Wednesday, April 27, 2011

Baby asparagus and Baby Chickens!

After wanting for many years, we finally got an asparagus bed put in. I am really not sure what took us so long, but I am glad its finally done. And we already have baby asparagus popping up!

And, we brought in twelve new baby chickens this year! Its been a couple of years since we had any chicks here. They sure are cute buggers. We have a mix of Barred Rocks, Brown Leghorns, and Black Australorp. I really wanted some Production Reds and White Rocks as well, but the farm store was out of them.

My youngest loved getting to hold the babies when they first came home.

We fixed up an old metal rabbit hutch for them. Its ugly I know, but we are going to paint it. We actually got it almost six years ago. It was on freecycle and we used a full sized van to pick it up. It is incredibly heavy and six feet long. We barely got it wedged in the side door. We tied the side door shut and drove an hour home the back way with it hanging partially out the side door,lol. Hey it worked, its here. It has house rabbits and injured adult chickens in the past. For the last couple of years it has house nothing and we almost got rid of it earlier in the year. But we have learned from past experiences that you never get rid of animal related stuff because the minute you do, you will need it. So instead, we moved it across the yard so that its next to the garage, took out the wire floor in the enclosed half, put in a wood floor, put in a heat lamp (the cord runs through the window into the garage) and installed baby chickens.

This big metal piece slides out so that when they are bigger (or if it ever gets around to actually warming up) they can go out into the wire side too.

The babies installed in their new home. Well their new home until they are bigger and can join the older ladies in the pen.

Oat Bucket Farm Website

Thursday, April 14, 2011

Dandelion Jelly

We made the first jars of Dandelion Jelly this year. People look at us like we are crazy when we tell them we make jelly out of Dandelions but then most people spend all of their time trying to kill them rather than seeing them as the food they are. The blooms can be made into jelly, the leaves eaten like salad greens, and their roots can be roasted to make a substitute for coffee. You can even make Dandelion wine. Such a humble little plant and it can be so many things. But then, many of the plants we often label as weeds and do our darndest to kill can be used either as food or medicine. But people have strayed so far from our natural selves that we work to kill off natural growing food and medicine in favor of smooth,completely green lawns that make lawnmower tracks so perfectly that it looks like they have been stenciled on.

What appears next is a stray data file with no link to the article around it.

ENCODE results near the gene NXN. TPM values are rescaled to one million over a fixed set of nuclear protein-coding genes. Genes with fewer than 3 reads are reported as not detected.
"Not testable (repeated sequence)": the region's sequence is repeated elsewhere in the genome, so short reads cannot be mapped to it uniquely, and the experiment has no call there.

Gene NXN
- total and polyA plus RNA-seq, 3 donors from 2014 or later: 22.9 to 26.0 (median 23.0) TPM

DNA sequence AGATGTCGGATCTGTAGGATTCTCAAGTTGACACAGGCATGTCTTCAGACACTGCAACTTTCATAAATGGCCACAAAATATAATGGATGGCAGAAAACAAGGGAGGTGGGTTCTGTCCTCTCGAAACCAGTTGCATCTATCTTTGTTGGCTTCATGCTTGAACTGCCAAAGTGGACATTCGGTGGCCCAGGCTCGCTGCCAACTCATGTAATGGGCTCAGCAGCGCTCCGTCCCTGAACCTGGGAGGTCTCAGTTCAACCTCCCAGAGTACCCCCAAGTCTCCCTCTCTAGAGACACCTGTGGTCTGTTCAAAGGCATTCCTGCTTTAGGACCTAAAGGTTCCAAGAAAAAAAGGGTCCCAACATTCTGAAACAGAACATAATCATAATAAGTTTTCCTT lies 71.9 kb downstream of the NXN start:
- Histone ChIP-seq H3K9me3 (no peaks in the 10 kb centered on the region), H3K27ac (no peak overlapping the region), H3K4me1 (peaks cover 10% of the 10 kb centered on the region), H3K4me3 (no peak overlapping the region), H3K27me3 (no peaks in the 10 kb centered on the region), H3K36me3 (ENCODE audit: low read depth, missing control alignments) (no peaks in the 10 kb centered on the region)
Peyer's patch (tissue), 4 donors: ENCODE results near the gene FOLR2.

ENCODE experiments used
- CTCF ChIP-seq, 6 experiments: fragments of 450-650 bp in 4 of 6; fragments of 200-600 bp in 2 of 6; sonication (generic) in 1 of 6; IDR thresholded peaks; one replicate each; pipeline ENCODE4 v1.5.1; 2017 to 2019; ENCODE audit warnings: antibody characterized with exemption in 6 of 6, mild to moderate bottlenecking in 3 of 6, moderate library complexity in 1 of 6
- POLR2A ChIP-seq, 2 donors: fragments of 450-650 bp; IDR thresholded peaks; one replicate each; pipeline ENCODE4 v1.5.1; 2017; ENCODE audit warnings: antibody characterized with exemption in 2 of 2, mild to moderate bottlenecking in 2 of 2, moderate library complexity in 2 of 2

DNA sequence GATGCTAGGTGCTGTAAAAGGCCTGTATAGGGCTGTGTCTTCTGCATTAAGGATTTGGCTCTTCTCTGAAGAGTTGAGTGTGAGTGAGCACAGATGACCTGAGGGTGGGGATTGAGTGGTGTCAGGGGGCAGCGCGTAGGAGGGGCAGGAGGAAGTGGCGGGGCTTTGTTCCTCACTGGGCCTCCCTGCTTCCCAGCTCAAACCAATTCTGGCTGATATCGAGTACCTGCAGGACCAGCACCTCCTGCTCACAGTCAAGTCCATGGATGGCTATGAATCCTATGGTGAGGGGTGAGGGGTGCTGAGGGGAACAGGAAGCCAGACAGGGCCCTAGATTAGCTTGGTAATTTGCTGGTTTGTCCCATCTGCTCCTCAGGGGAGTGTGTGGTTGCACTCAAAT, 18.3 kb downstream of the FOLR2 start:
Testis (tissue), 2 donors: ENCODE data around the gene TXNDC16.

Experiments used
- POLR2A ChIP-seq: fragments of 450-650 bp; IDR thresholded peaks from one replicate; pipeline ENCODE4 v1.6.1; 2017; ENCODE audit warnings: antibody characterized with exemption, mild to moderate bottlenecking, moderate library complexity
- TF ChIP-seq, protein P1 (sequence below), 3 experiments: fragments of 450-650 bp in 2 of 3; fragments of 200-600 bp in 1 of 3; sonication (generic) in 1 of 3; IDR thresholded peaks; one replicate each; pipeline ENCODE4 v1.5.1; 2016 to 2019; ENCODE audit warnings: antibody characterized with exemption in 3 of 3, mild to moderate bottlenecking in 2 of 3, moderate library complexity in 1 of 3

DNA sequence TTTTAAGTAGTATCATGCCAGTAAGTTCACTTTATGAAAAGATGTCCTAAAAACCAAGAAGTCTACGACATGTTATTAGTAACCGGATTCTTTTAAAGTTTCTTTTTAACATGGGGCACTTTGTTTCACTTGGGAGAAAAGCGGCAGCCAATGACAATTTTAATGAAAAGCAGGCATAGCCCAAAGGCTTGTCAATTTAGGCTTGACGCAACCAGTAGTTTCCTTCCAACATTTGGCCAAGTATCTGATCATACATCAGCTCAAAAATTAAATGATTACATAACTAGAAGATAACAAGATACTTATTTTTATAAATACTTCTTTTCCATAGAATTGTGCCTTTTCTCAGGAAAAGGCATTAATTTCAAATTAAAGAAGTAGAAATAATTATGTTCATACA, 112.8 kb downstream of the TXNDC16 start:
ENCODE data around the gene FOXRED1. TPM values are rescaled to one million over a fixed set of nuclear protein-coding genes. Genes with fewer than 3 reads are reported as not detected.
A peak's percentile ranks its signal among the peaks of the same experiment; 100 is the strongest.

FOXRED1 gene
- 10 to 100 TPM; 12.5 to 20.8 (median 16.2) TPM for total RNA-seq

The Dandelions in my yard are blooming beautifully, their yellow blooms like little suns beaming up amongst the clover and the little purple flowers that grow wild. And we make jelly from them.

(I wanted to have a few Dandelion blooms in this pic but the Dandelions are lay abouts and apparently they prefer to sleep in since I couldn't find a single one awake and open when I went to take this pic this morning) 

Dandelion Jelly

1 quart packed yellow Dandelion blossoms (take off all of the stems)
1 quart water
1 3/4 oz package pectin
2 tablespoons fresh lemon juice
4 1/2 cups sugar
4 to 5 drops yellow food coloring

Boil the flowers in water for three minutes. Then strain through a jelly strainer, keeping the juice and throwing the spent blossoms to the chickens(or compost pile if you don't have chickens). Makes 3 cups of juice or there abouts. Add pectin and lemon juice and bring to a rolling boil. Add sugar and food coloring. Bring to a fast boil and boil for 2 minutes. Pour into clean pint sized jars. Place heated lids and rings on jars and let sit to seal and set up. Makes 4 to 6 half pint jars.

Oat Bucket Farm Website

Wednesday, April 13, 2011

Long Time No Blog!

With the busy schedule that March Madness (aka kidding season) brought, I realized that I have failed to blog. 

So much has happened! Each of our three does had a single kid. Tally had a ten pound chocolate buckling who is  already in his new home where he is the Jr herdsire. Hershey gave us a beautiful, chocolate and white doeling. And Lacey, our sweet,wonderful grade LaMancha doe gave us a solid milk chocolate doeling. Lacey, unfortunately was CAE positive and became symptomatic. She was in so much pain that we had to put her down. It was one of the hardest things we have had  to do. We loved her so much. But we have her daughter who was pulled the minute she born into this world since she never received so much as s drop of milk from Lacey, she will be free of the CAE virus. We had to say goodbye to our beloved Lacey, but we have her beautiful daughter to remember her by.

We also brought in a new Jr herdsire and a new doeling!

Without further ado, here is our babies!All registered names are of course pending approval by the ADGA.

This first pic is our new Jr herdsire, Crossroads End's Diamond Rio in the lead, with Crossroads End's Lady Antebellem (the black and white one) and Oat Bucket Farm Lacey's Jewel both following him.

Crossroads End's Lady Antebellem (Bella for short)

Oat Bucket Farm Almond Joy (Joy) in the forefront with Oat Bucket Farm Lacey's Jewel (Jewels) in the background.

Crossroads End's Diamond Rio (Rio)

Bella and Joy

Bella says, "I am just too cute for words!"

Joy says, "I am just as cute."

Jewels says, "I'm cute too and I have jewels (wattles) to boot!" 

Oat Bucket Farm Website